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Tiananmen massacre: Relatives call for justice

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On the anniversary of the bloody crushing of the democracy movement on June 4, 1989, relatives of the victims demanded a fair reappraisal of this dark chapter in Chinese history. In an open letter, the „Mothers of Tiananmen“ asked the Chinese leadership to break their silence.

The archives are said to be open and the events that would have resulted in the deaths of their relatives are to be explained, the US broadcaster Radio Free Asia reported today on the document.

Still a taboo subject

Hundreds of people were killed in the deployment of the People’s Liberation Army against peaceful protesters around Tiananmen Square (Tiananmen) in Beijing. The exact number is still unknown. Thousands were injured and detained.

Even 31 years later, the topic is a taboo in China. Faced with the threat of US President Donald Trump to use the military in the anti-racism protests in the United States after George Floyd’s death, observers recalled the fatal consequences of the military operation in China at the time.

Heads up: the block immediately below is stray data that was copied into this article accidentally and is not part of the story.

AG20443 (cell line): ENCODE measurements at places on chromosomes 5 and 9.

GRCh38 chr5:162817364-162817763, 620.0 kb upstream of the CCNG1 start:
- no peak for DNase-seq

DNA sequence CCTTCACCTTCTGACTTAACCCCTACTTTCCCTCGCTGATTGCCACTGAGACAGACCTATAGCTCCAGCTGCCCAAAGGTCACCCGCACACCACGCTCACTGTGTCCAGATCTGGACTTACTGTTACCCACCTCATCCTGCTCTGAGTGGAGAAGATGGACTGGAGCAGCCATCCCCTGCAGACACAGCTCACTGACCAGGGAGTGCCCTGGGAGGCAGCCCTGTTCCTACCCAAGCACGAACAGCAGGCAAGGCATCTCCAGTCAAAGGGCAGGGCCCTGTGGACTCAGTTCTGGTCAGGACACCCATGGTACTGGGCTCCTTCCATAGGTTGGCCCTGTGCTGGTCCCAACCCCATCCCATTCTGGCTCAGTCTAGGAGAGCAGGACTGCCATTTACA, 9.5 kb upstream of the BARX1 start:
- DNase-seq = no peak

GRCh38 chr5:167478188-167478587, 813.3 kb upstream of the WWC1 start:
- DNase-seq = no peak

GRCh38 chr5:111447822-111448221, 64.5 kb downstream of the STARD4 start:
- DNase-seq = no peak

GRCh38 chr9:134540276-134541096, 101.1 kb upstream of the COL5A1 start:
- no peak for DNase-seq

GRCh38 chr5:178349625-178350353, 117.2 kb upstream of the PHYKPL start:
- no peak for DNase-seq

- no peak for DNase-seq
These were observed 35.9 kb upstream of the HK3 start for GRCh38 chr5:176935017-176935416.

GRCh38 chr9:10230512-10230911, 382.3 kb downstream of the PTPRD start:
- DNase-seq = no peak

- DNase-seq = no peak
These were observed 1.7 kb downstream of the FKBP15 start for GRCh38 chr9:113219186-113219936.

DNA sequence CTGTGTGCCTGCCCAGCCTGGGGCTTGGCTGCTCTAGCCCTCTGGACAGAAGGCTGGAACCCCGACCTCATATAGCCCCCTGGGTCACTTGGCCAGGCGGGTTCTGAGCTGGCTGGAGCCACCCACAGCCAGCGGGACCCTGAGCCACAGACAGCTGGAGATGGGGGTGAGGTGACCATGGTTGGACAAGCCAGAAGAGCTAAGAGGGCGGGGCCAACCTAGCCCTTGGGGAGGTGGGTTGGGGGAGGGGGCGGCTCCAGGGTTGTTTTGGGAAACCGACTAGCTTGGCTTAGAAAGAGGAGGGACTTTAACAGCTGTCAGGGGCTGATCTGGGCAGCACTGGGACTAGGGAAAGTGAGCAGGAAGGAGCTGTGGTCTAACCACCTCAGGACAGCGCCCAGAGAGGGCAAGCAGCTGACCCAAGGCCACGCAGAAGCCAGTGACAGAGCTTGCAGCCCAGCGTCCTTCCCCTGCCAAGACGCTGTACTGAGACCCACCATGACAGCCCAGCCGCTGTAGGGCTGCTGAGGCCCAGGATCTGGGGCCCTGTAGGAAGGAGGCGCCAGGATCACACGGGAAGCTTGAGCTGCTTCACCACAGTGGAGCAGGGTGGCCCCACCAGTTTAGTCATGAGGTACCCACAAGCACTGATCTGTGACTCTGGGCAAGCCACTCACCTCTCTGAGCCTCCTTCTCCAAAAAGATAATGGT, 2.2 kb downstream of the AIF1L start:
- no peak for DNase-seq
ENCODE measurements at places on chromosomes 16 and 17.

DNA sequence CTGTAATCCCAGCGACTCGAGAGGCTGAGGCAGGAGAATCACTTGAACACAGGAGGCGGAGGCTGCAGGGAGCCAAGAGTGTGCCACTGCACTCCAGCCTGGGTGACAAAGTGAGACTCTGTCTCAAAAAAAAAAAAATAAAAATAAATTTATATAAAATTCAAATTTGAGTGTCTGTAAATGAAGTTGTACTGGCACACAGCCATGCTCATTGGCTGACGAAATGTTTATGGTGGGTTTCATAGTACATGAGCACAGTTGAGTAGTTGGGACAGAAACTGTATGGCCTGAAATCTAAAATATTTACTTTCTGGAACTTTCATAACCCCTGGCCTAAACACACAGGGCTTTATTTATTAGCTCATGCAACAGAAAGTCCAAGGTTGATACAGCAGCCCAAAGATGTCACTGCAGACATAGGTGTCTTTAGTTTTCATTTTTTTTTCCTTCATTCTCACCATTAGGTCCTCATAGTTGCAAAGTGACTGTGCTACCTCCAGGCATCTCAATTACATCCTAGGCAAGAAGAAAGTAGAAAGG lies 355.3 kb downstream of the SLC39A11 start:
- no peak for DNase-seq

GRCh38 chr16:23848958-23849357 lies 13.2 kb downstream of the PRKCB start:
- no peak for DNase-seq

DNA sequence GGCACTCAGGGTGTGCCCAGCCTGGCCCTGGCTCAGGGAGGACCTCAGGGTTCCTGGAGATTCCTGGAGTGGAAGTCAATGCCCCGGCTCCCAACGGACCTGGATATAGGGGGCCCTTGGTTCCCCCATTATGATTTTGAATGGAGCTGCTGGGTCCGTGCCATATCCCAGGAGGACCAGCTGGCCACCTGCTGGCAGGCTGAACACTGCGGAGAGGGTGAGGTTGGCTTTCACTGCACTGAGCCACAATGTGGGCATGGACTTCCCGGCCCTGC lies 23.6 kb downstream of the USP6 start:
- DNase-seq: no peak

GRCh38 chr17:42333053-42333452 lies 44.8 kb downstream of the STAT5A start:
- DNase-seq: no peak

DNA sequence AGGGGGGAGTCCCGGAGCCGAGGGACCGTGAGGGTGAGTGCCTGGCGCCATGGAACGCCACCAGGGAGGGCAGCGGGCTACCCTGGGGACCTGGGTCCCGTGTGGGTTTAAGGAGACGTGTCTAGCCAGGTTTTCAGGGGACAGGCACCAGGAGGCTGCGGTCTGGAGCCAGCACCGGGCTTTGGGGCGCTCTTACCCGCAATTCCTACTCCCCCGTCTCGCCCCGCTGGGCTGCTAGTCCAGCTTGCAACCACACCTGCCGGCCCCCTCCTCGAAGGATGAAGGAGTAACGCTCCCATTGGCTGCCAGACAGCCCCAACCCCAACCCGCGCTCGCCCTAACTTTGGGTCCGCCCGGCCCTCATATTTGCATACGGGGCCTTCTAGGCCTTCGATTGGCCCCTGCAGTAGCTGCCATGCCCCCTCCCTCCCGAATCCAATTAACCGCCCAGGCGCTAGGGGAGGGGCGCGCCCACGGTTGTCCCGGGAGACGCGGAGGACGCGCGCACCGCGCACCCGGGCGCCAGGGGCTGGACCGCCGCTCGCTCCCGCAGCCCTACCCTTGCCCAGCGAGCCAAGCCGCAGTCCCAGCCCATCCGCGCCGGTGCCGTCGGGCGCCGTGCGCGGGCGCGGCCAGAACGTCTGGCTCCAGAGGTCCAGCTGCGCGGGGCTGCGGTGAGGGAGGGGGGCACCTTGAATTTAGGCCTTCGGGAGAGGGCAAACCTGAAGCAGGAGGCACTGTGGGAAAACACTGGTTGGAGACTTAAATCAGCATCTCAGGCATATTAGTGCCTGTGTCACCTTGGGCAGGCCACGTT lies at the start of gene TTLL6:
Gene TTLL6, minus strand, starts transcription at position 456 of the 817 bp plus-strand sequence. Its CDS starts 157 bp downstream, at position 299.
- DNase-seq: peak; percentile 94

Public ban on commemoration

While public commemoration of the victims in China has always been prohibited, the police in Hong Kong for the first time in three decades banned the annual candle service in the Chinese special administrative region. The reason given was the ban on gatherings of more than eight people due to the coronavirus pandemic. But critics also suspected political motives. Activists still planned various actions across Hong Kong.

Tens of thousands of Hong Kong residents, who would normally have gathered in Victoria Park for the anniversary, were asked to instead light candles for victims of the massacre at other locations in the economic metropolis.

The atmosphere is heated because of increasing interventions by the Beijing leadership in the autonomy of the special administrative region. A week ago, China’s People’s Congress decided to enact a national security protection law for Hong Kong. It will target activities that are perceived as subversive or separatist. The law could come into force this month.